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Arsenal Review: Welcome To The Nightmare

Then it comes to be that the soothing light at the end of your tunnel
Was just a freight train coming your way
Then it comes to be that the soothing light at the end of your tunnel
Was just a freight train coming your way

If there’s one thing I can say about Arsenal’s current form, they can break through the fog of my pursuit of  Master’s Degree and force me to put some thoughts down.  Hey, it’s the things one has to do in order to stay sane.  (You’d imagine sports were the diversion, but you’d be so, so wrong).  Now…where do I start?

Obviously, by now, you know of the mess we made at Ewood Park.  Leading 2-1 at halftime and, one has to say, looking good doing it, I doubt anyone could predict the capitulation that followed.  Two own goals – by two of our senior, experienced defenders, no less – leaves us with just 4 points from the first 5 games and 15th on the table.  Through these first 5 games, there’s been 5 goals scored…but 14 goals conceded.  Depending on results tomorrow, we could very well find Arsenal in a relegation spot come Monday. 

Naturally, the reaction has been all over the place.  Anger, frustration, anger, desperation, anger, recriminations, anger, shock, dismay, crazed laughter, derision from some corners and, of course, more anger.  Some blame the departures of players.  Others point the fingers square at the manager.  Others say it’s the board or the people above the manager.  And all are certain that this is the year Arsenal are finally found.  Oh, and somewhere, the media executives, editors and pundits are thankful for the chance to trot out their broken cannon images and their “Arsenal In Crisis” headlines again.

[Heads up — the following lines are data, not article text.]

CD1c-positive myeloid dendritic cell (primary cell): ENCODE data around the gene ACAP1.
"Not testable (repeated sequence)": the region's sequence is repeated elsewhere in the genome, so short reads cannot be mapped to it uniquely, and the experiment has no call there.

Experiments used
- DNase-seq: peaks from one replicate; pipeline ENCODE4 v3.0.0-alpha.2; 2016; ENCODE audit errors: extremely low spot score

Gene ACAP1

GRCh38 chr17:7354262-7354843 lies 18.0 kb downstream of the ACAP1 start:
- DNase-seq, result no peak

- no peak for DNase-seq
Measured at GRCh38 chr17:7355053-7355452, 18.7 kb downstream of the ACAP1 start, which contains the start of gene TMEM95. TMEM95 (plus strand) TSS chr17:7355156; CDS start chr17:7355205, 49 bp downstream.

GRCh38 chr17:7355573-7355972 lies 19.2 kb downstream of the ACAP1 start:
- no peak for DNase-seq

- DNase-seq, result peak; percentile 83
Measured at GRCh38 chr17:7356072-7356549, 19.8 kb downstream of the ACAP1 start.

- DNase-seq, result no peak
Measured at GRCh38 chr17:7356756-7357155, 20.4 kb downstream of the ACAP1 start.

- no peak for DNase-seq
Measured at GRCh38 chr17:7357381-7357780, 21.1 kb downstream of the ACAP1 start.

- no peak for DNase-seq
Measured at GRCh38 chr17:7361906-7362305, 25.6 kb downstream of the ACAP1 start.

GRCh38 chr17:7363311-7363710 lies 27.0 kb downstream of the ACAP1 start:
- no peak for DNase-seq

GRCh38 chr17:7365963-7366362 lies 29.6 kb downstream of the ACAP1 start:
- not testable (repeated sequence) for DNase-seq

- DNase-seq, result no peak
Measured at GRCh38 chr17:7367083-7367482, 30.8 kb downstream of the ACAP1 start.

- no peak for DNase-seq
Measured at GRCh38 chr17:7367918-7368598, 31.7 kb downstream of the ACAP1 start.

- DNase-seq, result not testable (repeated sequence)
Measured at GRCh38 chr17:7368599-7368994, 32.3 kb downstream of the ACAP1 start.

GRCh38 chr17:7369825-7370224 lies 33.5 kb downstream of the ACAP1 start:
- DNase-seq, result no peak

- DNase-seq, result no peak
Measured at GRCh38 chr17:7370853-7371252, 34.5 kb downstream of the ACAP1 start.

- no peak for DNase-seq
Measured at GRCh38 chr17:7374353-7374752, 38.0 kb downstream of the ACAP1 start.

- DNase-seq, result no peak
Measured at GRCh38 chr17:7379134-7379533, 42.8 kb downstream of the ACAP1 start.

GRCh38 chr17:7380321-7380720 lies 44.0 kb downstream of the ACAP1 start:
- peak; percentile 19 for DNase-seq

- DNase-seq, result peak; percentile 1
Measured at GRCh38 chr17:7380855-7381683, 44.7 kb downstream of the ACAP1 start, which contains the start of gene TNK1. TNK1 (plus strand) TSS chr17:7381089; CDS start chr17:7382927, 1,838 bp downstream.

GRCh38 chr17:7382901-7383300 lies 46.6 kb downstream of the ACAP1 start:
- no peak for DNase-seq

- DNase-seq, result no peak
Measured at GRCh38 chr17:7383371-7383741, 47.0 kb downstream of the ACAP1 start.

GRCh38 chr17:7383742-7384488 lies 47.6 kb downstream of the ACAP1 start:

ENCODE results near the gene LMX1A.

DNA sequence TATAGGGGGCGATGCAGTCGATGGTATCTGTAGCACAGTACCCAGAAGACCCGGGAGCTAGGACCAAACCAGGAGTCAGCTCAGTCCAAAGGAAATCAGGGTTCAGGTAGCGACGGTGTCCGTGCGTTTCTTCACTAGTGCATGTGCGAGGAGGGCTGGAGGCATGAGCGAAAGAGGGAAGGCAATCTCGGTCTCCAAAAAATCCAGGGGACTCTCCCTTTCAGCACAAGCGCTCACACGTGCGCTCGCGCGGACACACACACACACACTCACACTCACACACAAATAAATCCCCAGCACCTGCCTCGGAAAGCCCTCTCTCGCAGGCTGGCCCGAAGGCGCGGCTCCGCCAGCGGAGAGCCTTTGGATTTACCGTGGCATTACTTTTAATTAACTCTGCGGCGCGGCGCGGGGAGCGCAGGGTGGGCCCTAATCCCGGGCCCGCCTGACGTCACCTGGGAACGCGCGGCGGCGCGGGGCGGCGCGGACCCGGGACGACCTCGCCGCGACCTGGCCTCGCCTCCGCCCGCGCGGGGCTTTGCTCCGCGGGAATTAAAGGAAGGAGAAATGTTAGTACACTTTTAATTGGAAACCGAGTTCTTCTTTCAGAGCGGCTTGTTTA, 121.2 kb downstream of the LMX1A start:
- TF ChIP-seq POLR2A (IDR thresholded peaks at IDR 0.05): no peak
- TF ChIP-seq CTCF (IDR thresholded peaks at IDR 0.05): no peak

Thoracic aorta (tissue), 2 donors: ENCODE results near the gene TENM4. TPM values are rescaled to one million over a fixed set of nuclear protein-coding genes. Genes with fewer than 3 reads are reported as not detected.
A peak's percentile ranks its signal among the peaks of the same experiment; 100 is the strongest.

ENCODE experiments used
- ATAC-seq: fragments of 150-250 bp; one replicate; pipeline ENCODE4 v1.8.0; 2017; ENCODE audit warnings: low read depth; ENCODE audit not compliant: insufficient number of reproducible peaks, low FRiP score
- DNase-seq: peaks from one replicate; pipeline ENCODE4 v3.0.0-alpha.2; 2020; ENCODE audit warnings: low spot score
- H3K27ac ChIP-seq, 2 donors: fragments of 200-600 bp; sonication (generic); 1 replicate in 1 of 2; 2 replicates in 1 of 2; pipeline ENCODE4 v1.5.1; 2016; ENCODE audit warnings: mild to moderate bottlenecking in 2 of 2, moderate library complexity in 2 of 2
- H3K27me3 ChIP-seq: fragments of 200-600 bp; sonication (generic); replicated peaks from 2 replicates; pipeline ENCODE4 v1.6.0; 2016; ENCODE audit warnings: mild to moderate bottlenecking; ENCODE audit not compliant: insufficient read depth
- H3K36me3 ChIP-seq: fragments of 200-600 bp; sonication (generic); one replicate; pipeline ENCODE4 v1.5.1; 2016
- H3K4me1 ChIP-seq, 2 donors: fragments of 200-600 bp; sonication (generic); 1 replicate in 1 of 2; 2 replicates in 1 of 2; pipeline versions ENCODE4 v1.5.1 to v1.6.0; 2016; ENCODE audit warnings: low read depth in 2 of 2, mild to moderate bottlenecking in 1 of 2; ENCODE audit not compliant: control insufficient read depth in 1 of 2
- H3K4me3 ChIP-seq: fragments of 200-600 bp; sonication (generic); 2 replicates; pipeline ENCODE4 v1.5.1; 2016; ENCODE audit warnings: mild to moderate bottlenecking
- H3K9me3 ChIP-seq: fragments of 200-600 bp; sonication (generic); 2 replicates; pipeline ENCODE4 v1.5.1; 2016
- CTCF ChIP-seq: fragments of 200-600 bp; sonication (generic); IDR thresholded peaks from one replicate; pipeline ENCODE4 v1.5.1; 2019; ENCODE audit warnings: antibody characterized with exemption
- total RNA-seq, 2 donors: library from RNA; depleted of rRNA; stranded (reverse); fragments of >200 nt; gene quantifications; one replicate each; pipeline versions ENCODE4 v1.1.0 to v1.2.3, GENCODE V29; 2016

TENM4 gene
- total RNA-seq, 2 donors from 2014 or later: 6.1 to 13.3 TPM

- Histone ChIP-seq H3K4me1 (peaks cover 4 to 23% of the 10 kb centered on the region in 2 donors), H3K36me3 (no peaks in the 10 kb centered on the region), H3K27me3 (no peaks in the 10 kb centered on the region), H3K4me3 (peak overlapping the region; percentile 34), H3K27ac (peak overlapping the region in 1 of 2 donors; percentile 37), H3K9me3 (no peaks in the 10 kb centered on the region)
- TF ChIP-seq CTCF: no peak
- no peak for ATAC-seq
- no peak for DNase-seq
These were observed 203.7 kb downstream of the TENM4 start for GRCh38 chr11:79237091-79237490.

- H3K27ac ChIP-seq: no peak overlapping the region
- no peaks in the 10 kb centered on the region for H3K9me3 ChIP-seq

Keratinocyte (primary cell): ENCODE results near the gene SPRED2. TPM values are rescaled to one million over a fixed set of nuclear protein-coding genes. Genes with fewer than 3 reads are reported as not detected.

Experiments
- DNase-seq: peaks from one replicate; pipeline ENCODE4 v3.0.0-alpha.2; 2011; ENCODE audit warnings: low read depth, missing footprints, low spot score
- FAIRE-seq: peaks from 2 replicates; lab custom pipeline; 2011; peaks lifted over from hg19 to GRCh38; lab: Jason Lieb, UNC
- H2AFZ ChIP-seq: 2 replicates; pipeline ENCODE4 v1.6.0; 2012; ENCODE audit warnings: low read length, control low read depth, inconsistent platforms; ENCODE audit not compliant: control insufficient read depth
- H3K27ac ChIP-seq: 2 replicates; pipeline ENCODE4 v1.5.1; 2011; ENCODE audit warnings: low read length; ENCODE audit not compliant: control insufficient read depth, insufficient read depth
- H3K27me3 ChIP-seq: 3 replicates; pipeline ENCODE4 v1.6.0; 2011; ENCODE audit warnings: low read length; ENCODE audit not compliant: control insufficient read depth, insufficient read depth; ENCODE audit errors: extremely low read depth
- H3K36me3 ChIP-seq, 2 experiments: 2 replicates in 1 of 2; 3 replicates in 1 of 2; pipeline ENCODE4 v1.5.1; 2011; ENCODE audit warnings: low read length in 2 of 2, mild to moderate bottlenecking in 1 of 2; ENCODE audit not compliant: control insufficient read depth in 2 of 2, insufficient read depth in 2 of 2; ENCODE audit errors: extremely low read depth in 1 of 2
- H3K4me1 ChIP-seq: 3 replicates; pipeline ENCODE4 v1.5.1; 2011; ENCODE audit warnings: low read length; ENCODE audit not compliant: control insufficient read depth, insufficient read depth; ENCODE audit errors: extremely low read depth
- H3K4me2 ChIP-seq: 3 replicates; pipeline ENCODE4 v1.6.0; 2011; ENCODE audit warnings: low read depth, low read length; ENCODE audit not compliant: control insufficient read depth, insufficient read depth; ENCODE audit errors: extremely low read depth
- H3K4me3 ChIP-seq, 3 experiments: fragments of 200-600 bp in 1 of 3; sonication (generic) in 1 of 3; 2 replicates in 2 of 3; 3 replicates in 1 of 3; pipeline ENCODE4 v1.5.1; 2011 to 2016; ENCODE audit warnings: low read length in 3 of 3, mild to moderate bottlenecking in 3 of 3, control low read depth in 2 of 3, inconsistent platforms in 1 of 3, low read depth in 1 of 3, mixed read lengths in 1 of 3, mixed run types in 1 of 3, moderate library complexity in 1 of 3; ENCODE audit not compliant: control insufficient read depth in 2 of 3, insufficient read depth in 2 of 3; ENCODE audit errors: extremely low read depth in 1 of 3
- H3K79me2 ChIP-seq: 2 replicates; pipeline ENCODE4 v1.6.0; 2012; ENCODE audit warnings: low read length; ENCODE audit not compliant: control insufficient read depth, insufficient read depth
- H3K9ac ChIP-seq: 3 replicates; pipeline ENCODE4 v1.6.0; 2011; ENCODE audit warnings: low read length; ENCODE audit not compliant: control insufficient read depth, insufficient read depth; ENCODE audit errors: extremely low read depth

This follows the perceived “turning of the corner” that happened within the last week, where a win at home against Swansea and a draw against Borussia Dortmund seemed to signal a slow crawl out of the pit.

But that’s obviously not the story anymore.

Look, some will blame the players.  But a lot of what has gone wrong this year is the same that’s gone wrong in years past.  The same set piece defending (actually, just defending in general) remains shambolic.  The inability to hold leads.  The toothlessness in front of goal.  The mental capitulation when the tide turns against the team.  The players change but the song remains the same.

And before you say, “it’s because we don’t have Cesc Fabregas or Samir Nasri,” let’s remember: Cesc played at St. James for that 4-4 draw.  Samir Nasri started at the heart of midfield in that Carling Cup monstrosity as well as the disaster at Wigan.  Having talented players has not been the answer to our issues. 

Some might say it’s because we have never solved our defenders issue – that, if only, we had bought Gary Cahill or Christopher Samba and/or Scott Dann (the latter two started against us today) it would have been different.  Go back, though, and examine how many defenders we’ve brought in since 2006:  William Gallas (Free), Kieran Gibbs (Free), Bacary Sagna (£7M), Mikael Silvestre (£750K), Thomas Vermaelen (£10M), Laurent Koscielny (£8.5M), Sol Campbell (Free), Carl Jenkinson (£1M) Andres Santos (6M) and Per Mertesacker (£10M).  You’ve got experienced Premier League winners, a former Arsenal legend, talented young defenders and seasoned experienced veterans for a total of just over £43 million.